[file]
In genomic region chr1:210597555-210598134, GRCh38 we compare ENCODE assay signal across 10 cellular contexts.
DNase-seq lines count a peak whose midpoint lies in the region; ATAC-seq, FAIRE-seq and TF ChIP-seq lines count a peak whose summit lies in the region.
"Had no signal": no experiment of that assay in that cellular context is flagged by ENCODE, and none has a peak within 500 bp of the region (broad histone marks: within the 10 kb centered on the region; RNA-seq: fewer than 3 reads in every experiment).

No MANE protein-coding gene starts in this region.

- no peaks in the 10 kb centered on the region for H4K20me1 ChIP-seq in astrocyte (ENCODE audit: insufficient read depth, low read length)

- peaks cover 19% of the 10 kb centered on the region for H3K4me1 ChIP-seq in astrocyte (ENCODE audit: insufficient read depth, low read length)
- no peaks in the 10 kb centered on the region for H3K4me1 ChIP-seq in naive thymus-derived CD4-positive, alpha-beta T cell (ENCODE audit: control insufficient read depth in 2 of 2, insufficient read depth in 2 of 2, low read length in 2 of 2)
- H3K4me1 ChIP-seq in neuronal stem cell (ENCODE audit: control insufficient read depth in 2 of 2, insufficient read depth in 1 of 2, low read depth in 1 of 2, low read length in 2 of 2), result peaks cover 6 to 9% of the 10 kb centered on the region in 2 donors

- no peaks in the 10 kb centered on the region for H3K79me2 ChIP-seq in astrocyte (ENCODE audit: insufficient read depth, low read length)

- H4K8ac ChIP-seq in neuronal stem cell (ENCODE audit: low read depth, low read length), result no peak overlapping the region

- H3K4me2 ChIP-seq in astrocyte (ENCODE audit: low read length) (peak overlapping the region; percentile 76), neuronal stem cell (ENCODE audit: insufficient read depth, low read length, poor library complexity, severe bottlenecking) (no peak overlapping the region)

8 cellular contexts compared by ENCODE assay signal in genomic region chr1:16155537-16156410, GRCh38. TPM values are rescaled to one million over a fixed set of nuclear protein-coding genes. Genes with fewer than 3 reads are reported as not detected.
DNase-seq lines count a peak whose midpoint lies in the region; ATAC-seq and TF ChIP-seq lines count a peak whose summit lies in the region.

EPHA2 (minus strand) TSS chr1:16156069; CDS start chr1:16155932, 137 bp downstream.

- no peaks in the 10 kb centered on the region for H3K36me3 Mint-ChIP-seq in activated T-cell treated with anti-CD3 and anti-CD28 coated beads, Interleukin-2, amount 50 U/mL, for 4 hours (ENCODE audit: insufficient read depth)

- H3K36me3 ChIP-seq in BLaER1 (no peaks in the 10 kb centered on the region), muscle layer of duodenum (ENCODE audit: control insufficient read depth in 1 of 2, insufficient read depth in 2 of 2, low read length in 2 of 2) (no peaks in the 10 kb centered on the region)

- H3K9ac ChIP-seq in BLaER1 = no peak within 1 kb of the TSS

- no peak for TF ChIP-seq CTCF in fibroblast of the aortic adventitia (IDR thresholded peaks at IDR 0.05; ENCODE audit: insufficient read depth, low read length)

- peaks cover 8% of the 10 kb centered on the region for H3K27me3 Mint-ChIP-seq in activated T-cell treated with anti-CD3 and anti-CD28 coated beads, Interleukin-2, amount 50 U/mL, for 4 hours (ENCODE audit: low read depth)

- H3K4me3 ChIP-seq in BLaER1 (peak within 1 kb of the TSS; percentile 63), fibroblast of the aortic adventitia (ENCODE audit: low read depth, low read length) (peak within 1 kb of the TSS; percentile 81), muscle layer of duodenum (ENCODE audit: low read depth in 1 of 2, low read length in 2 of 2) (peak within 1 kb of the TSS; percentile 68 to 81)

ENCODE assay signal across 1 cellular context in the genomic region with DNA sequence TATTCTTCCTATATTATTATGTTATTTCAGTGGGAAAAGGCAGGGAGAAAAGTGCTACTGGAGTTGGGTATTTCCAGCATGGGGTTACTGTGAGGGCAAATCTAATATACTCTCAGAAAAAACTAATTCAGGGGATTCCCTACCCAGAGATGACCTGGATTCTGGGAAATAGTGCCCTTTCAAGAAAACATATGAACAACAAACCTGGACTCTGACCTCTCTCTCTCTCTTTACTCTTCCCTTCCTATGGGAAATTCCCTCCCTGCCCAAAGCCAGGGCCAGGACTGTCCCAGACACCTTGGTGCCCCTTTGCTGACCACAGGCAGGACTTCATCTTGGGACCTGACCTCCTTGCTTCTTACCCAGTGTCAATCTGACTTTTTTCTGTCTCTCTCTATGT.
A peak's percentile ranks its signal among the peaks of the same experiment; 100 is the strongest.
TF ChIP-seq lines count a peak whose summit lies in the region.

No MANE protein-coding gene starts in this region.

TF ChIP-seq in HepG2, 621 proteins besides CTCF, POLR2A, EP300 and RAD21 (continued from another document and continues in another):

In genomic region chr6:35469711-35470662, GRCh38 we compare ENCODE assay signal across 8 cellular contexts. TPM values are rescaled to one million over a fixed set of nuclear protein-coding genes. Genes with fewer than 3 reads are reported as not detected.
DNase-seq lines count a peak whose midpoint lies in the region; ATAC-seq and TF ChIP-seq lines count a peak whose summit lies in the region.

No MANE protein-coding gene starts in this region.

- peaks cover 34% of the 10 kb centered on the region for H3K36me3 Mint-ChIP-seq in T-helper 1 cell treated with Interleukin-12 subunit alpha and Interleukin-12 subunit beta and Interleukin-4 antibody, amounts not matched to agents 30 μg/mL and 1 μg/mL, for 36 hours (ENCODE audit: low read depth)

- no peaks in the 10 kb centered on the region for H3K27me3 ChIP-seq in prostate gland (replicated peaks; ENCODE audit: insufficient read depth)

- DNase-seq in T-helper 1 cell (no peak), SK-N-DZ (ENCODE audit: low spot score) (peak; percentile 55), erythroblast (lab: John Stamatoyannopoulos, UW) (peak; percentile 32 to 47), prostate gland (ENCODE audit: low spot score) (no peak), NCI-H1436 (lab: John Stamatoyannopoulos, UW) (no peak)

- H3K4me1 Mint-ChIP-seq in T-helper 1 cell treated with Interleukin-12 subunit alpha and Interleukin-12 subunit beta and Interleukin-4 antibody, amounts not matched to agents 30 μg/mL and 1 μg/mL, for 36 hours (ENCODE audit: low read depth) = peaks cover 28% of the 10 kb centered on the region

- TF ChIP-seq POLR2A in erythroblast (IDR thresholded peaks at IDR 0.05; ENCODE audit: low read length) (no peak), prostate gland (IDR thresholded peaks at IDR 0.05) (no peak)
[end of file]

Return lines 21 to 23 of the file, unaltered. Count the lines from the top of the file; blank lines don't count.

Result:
ENCODE assay signal across 1 cellular context in the genomic region with DNA sequence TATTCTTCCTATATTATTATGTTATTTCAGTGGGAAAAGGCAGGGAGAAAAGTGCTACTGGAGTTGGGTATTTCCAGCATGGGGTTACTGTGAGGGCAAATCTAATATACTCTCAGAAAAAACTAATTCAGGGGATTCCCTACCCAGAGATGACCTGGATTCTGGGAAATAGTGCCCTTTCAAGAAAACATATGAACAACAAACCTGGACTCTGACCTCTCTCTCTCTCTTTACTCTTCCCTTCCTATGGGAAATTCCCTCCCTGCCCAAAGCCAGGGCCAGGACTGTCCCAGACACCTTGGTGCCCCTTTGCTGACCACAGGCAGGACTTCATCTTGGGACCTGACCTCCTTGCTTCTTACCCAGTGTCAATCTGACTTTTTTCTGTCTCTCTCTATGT.
A peak's percentile ranks its signal among the peaks of the same experiment; 100 is the strongest.
TF ChIP-seq lines count a peak whose summit lies in the region.